Ten states account for half of all fatal vehicle crash costs: report

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Washington – Motor vehicle crash fatalities in the United States resulted in an estimated $41 billion in medical and work loss costs in 2005, indicates a report released May 11 by the Centers for Disease Control and Prevention.

According to a press release, findings show costs related to crash deaths among children and teens from birth to 19 years old were estimated at approximately $856 million in 2005.

The top 10 states (accounting for half of all costs) with the highest medical and work loss costs were:

  • California, $4.16 billion
  • Texas, $3.50 billion
  • Florida, $3.16 billion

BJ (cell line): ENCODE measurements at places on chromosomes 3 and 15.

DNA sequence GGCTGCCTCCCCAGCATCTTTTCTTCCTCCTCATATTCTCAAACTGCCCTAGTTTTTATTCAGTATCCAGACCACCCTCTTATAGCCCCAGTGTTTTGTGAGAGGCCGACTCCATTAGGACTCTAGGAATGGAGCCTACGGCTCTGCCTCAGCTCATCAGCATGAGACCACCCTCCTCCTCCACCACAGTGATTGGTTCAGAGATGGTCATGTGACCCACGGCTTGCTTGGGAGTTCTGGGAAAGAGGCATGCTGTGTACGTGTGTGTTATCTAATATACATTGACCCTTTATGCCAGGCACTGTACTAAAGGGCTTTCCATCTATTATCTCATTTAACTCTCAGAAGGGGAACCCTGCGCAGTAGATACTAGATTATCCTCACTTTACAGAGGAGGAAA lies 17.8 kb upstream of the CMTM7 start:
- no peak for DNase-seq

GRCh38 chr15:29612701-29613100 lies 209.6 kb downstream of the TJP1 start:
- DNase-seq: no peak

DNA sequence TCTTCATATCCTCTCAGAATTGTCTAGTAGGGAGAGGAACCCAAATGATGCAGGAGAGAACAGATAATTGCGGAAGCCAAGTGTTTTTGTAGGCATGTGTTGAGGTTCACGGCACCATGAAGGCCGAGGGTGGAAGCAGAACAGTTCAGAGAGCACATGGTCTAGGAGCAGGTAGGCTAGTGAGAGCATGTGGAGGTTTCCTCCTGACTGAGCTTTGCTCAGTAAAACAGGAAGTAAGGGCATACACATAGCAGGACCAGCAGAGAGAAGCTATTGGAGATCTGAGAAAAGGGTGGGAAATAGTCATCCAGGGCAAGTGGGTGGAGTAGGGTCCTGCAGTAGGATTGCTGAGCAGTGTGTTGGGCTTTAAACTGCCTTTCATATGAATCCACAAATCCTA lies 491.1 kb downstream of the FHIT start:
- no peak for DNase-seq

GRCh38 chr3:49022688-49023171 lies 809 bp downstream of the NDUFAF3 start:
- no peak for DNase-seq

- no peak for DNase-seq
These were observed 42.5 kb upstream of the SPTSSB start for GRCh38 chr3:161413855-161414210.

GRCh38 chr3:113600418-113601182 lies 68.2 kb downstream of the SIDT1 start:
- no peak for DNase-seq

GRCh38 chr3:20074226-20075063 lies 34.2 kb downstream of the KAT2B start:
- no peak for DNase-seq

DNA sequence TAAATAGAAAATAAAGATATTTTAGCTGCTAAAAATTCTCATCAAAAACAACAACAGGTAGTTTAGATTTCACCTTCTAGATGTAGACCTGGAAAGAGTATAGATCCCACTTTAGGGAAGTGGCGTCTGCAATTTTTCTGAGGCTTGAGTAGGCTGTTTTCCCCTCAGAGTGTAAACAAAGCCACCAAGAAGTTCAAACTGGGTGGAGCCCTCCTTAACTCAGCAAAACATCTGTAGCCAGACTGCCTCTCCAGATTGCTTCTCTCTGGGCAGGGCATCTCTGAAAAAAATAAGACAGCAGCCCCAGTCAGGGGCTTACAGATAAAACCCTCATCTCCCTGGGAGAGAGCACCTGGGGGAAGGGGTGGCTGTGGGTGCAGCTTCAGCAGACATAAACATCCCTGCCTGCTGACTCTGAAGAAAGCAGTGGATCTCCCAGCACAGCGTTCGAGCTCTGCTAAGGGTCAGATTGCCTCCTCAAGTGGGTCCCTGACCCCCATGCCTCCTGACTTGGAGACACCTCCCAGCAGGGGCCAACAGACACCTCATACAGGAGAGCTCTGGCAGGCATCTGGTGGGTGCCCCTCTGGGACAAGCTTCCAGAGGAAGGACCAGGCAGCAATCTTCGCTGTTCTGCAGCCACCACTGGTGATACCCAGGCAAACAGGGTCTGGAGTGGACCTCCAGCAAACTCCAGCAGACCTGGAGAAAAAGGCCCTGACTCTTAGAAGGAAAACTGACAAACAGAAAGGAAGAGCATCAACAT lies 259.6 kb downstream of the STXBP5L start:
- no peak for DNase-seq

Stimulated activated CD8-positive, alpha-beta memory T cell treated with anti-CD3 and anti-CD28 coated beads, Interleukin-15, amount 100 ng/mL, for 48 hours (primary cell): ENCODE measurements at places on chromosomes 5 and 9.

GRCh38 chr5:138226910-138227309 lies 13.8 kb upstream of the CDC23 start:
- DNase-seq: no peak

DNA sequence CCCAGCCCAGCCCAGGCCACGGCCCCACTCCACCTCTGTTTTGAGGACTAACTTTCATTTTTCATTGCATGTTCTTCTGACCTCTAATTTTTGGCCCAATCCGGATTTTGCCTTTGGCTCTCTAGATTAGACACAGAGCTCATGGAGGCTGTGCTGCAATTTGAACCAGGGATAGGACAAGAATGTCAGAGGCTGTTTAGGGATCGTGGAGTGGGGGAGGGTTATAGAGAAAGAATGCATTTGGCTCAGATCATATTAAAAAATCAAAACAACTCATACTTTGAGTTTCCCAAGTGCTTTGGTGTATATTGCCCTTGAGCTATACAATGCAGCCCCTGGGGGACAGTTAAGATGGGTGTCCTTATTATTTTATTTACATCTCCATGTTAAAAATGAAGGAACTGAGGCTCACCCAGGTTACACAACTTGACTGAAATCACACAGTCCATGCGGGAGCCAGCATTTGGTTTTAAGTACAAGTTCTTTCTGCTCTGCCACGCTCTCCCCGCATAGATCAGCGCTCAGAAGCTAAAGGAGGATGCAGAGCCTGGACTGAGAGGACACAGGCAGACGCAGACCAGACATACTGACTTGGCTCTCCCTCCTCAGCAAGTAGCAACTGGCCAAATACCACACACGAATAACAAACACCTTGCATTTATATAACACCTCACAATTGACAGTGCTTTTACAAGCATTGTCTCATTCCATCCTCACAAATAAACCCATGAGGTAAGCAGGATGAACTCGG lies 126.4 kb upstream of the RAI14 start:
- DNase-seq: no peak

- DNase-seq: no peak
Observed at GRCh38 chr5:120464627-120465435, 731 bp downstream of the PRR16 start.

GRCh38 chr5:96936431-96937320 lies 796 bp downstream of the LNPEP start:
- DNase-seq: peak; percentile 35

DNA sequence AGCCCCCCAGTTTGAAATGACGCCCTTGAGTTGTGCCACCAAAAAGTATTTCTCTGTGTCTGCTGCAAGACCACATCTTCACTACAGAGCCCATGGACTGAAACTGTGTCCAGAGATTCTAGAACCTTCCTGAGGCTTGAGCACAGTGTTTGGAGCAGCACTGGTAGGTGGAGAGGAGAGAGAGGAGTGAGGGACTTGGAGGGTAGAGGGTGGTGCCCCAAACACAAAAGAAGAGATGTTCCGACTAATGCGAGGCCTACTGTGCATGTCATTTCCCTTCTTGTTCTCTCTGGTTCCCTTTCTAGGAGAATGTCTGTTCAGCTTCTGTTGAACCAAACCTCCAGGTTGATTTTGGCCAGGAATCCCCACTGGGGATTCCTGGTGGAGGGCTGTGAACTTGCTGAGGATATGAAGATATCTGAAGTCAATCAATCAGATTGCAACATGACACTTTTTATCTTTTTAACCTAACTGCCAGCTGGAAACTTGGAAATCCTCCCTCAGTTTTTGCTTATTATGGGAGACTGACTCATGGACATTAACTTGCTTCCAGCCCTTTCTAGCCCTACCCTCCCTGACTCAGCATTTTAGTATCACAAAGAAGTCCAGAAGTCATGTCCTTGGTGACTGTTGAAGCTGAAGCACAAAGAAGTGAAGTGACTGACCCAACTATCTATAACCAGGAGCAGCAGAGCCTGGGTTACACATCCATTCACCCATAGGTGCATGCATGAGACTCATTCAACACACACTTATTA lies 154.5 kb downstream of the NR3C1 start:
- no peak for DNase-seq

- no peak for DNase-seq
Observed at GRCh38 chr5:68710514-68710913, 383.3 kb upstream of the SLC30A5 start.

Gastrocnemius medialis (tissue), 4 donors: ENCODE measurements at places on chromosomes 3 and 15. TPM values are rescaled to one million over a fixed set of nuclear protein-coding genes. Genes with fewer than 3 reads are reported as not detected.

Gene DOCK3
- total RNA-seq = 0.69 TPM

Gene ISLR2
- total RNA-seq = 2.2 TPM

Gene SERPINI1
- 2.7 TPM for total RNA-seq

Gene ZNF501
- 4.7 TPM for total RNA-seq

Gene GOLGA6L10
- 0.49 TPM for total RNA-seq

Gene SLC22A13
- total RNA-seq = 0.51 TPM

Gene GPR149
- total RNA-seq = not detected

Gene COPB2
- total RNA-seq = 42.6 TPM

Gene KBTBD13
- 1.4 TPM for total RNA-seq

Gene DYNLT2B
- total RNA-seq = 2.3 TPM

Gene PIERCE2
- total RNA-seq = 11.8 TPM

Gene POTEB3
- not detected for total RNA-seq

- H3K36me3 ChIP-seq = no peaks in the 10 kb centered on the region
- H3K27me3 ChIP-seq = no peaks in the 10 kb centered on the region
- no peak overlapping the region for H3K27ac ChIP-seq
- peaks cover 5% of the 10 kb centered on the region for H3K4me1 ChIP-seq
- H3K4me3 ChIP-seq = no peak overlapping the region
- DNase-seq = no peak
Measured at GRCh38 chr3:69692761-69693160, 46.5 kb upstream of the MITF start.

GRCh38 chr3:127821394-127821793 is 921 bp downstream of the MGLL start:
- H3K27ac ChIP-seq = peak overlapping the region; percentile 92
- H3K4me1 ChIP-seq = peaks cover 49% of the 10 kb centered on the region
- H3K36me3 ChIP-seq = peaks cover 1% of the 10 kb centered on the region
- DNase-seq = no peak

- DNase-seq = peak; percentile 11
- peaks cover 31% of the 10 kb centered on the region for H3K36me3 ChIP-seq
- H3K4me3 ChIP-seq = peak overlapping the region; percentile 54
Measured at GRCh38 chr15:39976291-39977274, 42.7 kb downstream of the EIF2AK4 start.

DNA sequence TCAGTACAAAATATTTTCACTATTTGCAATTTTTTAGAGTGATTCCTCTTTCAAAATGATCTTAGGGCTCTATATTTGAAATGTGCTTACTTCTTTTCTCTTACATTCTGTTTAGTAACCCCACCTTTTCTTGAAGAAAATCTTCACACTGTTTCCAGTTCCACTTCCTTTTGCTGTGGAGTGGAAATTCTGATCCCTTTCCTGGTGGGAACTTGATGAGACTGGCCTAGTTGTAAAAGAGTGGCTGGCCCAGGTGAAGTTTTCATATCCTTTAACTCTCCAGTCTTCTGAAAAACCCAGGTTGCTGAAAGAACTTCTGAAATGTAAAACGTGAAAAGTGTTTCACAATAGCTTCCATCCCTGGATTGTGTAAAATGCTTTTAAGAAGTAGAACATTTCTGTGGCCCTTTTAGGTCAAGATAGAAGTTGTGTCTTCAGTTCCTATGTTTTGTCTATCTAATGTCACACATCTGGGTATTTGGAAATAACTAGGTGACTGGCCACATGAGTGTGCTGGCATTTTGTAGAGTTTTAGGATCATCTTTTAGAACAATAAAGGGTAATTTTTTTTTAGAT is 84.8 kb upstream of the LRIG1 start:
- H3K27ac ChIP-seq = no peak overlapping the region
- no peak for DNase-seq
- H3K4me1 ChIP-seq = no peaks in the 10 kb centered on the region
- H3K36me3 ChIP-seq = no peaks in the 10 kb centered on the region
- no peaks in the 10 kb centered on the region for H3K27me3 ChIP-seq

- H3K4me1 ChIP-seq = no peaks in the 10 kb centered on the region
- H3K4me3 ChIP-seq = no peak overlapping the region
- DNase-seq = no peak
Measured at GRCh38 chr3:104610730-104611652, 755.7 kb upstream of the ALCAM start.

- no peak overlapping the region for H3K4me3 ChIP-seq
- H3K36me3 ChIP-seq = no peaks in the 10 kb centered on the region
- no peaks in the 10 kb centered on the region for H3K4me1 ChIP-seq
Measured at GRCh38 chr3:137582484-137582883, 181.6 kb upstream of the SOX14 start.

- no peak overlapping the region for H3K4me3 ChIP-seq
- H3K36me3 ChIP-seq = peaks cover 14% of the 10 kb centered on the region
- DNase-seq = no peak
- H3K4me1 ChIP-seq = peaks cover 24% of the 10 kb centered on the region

• Georgia, $1.55 billion
  • Pennsylvania, $1.52 billion
  • North Carolina, $1.50 billion
  • New York, $1.33 billion
  • Illinois, $1.32 billion
  • Ohio, $1.23 billion
  • Tennessee, $1.15 billion

CDC also released fact sheets highlighting state-based costs of crash deaths. Researchers recommended states consider passing primary safety belt laws, strong child passenger safety policies, comprehensive graduated driver licensing systems, and universal motorcycle helmet laws.

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